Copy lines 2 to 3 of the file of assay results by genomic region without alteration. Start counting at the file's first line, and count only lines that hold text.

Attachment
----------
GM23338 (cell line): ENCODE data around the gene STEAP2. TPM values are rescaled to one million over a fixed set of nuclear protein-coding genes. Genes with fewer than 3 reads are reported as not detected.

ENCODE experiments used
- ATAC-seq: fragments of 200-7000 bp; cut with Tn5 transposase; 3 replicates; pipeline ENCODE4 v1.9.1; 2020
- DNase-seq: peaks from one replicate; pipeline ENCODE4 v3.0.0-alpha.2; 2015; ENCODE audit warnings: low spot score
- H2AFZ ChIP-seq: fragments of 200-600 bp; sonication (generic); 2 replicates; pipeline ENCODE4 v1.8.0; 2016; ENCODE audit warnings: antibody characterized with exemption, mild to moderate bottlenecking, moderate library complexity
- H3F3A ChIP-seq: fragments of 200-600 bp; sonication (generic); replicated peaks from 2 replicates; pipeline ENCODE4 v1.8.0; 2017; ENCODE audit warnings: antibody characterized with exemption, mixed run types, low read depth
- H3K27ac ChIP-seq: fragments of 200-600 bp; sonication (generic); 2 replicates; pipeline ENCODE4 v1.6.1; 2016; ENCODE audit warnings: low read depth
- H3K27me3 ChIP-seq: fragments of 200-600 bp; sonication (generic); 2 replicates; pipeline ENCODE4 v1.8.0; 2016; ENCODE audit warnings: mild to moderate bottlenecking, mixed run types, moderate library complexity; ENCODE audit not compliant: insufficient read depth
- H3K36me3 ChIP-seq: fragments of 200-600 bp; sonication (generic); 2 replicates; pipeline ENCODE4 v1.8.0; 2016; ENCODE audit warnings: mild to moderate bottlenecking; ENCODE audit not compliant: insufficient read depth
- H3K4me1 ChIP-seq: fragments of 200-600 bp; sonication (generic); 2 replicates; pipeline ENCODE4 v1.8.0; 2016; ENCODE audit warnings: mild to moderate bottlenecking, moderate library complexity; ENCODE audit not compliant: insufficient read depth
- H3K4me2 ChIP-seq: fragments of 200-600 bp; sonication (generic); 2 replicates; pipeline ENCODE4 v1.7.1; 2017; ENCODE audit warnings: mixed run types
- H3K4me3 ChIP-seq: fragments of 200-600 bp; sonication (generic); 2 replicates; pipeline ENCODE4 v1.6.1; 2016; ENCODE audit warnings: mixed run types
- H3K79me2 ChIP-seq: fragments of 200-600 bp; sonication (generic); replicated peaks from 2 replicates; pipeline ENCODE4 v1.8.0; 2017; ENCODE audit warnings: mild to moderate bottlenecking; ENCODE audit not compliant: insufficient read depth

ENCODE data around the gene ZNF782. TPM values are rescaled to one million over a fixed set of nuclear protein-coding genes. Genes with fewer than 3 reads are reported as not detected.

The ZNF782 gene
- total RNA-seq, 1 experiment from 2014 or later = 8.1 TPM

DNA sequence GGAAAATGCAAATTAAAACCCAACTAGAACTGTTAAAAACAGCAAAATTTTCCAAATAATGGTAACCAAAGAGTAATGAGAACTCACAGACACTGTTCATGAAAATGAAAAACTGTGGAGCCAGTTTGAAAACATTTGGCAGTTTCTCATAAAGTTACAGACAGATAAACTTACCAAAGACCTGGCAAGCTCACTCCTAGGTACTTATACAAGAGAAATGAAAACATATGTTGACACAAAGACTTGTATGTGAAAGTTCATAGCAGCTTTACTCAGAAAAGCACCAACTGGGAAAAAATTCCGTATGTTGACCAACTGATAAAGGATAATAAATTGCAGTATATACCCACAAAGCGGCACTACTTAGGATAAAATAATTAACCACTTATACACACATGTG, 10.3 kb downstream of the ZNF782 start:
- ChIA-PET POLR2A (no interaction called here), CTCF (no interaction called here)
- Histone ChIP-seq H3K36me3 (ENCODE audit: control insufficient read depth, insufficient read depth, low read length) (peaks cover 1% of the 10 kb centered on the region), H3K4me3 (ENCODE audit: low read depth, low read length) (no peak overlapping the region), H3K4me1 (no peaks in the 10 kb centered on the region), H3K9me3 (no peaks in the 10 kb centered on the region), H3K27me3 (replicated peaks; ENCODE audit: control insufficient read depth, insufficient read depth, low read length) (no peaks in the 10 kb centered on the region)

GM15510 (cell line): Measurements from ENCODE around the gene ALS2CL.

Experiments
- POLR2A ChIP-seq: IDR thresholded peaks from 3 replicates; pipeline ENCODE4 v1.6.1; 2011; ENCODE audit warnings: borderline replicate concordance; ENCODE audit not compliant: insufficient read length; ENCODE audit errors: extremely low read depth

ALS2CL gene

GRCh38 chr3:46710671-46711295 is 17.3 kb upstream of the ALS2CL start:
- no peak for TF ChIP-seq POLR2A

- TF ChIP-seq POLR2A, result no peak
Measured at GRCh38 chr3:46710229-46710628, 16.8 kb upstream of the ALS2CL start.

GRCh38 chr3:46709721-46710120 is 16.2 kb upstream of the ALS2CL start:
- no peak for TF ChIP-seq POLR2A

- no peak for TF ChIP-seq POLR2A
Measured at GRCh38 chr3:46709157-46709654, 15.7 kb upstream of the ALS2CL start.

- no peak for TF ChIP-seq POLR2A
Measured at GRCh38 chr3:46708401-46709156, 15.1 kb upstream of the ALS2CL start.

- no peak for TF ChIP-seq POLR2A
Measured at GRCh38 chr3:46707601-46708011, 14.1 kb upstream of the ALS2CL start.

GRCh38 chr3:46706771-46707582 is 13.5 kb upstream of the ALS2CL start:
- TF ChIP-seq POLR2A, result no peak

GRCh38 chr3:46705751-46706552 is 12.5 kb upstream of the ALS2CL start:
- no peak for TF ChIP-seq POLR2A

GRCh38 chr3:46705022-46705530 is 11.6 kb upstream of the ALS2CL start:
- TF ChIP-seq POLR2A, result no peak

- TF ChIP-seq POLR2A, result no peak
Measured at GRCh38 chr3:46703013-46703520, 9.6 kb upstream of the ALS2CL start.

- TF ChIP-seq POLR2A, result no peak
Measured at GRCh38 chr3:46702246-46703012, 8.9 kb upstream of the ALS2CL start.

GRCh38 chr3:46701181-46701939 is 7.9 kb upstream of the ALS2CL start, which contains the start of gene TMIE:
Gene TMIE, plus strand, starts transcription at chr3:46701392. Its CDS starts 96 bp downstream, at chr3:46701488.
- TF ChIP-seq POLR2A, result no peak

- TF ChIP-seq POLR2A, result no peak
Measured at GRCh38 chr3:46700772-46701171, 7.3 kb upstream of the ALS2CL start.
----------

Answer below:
ENCODE experiments used
- ATAC-seq: fragments of 200-7000 bp; cut with Tn5 transposase; 3 replicates; pipeline ENCODE4 v1.9.1; 2020